Write Brothers veep Chris Huntley, for one, is skeptical that studios will adopt widespread online exchanges of information until military-grade protections are put in place.
“The WikiLeaks material was not something its originators wished to share with the world, so just imagine a studio freaking out about having its budgets, scripts and deal memos floating around,” Huntley said.
While Huntley understands the utility of the virtual collaborative aspects that most of the Web-based apps offer, he thinks putting scripts and story ideas online is problematic. “The younger writers aren’t concerned about the privacy issue until it bites them in the behind,” he said. “Once they have their stuff stolen, they’ll understand why people are private about their work.”
Both Scripped.com and Screenwriting Pro say they have effective security in place. Scripped.com CEO Sunil Rajaraman said his site’s cloud server is backed up “religiously.”
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“We’ve never had a security issue in the two years we’ve been running,” he said.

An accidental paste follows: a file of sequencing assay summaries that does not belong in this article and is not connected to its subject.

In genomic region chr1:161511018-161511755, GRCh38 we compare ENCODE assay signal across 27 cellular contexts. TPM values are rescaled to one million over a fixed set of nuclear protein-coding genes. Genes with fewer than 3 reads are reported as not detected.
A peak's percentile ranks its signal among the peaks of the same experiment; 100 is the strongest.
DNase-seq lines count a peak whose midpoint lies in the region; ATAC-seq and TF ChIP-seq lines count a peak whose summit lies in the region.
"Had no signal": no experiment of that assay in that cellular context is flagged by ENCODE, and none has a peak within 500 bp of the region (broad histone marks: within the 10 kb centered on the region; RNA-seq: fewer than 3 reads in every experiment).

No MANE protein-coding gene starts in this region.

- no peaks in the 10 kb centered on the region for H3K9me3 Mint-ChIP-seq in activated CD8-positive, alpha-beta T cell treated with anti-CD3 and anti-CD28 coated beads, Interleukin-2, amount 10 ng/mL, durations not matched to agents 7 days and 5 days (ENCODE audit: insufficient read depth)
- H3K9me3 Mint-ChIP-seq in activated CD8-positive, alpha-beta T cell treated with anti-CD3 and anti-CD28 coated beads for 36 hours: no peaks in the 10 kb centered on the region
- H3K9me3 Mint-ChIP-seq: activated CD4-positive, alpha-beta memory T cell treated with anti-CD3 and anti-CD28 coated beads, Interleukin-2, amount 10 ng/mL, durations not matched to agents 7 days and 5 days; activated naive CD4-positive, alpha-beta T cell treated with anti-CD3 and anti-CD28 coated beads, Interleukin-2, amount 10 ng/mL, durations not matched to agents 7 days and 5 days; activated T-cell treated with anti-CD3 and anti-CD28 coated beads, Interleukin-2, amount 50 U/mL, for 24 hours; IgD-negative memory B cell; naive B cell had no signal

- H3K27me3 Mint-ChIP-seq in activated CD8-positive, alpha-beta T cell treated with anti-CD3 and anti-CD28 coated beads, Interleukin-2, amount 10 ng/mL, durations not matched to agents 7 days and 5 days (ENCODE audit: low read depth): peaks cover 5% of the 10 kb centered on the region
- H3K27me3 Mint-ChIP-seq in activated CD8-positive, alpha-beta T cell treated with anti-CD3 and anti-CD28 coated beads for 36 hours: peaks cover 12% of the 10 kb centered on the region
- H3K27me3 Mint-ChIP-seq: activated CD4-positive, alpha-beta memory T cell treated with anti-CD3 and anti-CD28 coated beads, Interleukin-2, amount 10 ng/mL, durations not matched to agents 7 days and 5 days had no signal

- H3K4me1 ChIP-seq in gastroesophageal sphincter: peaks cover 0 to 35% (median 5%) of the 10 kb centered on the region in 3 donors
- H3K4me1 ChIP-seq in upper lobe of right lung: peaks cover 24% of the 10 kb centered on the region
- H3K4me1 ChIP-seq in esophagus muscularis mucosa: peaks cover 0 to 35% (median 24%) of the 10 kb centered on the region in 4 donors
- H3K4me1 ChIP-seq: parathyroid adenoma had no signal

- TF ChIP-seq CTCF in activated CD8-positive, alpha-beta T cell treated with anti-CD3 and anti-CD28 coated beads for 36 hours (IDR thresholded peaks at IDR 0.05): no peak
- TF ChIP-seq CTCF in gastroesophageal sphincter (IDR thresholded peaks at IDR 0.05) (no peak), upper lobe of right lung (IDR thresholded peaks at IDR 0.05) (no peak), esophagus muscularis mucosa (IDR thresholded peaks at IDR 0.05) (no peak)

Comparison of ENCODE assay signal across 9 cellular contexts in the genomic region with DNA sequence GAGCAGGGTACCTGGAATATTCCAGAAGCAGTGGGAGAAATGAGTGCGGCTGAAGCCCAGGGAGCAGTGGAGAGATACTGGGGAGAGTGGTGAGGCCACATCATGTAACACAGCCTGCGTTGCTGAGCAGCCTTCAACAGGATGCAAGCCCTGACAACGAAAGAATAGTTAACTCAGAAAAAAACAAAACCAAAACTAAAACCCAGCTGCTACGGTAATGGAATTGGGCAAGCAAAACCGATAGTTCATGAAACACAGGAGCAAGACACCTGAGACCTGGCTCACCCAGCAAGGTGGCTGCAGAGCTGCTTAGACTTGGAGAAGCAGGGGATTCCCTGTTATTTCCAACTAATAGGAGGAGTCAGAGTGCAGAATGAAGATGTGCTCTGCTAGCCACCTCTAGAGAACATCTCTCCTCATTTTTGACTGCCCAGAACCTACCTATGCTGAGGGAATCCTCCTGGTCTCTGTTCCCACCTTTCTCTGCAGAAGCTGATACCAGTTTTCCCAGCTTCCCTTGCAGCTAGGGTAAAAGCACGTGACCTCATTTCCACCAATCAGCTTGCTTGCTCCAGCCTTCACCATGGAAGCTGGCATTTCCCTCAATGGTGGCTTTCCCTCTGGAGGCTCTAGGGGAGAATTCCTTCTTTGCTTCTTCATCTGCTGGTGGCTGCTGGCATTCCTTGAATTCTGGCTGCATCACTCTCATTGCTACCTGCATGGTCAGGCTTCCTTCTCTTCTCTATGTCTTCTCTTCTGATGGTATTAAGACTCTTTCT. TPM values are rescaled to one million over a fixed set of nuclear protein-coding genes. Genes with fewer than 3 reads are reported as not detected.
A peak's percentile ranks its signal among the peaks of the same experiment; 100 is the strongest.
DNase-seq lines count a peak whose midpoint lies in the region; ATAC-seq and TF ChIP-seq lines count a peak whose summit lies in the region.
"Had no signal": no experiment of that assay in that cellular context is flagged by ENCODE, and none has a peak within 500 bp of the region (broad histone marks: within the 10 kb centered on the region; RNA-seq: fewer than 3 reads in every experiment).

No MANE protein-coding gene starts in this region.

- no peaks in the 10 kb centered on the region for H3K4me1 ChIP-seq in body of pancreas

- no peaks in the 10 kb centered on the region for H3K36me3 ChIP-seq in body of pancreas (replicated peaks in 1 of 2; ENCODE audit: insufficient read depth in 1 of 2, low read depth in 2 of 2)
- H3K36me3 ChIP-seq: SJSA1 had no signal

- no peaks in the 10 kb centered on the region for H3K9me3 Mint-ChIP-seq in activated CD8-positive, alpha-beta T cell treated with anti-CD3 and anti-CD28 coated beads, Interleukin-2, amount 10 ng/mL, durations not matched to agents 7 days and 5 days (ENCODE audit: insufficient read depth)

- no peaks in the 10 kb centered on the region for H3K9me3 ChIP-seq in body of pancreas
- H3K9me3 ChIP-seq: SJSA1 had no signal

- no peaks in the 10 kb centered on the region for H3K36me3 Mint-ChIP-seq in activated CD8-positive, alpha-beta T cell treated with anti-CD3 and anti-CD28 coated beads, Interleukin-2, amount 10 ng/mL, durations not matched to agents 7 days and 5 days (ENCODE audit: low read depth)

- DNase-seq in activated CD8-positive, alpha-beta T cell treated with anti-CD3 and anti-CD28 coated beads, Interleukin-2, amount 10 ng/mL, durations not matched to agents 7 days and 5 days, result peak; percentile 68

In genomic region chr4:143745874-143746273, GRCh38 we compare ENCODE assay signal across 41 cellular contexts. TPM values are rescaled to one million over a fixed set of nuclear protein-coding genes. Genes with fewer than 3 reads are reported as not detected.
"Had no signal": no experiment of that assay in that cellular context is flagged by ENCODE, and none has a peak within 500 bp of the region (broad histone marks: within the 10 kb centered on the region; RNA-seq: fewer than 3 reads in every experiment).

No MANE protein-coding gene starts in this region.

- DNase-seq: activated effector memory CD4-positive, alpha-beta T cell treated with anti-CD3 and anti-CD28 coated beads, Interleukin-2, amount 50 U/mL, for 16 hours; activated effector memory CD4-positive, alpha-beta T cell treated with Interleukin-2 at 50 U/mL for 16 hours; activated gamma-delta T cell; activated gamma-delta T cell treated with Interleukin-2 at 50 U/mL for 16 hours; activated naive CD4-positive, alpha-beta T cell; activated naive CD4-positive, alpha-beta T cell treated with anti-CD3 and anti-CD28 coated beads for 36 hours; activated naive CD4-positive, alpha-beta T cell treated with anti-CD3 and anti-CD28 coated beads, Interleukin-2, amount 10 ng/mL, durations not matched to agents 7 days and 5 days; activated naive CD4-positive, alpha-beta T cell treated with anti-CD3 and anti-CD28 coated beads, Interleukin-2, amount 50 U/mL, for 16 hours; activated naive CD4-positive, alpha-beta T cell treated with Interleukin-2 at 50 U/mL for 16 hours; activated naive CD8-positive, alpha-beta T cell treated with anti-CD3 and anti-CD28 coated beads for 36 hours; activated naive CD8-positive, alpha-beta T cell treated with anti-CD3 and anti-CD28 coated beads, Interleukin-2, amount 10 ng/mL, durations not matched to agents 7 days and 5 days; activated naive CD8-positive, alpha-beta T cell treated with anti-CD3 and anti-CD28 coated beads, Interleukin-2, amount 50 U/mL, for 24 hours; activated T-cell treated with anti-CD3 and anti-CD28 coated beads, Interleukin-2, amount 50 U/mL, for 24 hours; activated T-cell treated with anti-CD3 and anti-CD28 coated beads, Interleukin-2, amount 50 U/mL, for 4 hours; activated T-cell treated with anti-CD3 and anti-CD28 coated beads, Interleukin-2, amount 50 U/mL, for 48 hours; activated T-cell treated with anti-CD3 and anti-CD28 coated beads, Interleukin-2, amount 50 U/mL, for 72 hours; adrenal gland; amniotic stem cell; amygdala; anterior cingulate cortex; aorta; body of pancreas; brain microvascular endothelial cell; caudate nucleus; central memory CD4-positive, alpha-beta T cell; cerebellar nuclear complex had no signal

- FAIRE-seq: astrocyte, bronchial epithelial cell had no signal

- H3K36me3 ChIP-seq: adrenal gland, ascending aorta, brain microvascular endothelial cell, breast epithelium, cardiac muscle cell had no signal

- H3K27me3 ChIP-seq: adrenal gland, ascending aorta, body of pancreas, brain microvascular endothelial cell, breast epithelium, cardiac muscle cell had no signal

Screenwriting Pro founder Jesse Douma said that his app uses financial services-level security to protect its clients’ files. “Nothing is completely secure,” he adds. “If someone emails a script to a writing partner, that actually puts the file at greater risk than using an online system.”
Celtx CEO Mark Kennedy believes that cloud storage is far better at providing secure backup and exchange than traditional methods. “You don’t have to worry about your hard drive crashing or your laptop getting stolen,” he said.
Yet Kennedy understands and respects his customers’ reluctance to relinquish control over their media. “Our original concept was to have a pure Web-based approach, but people feel a sense of security working on a desktop and doing their own backup,” he said. — Robyn Weisman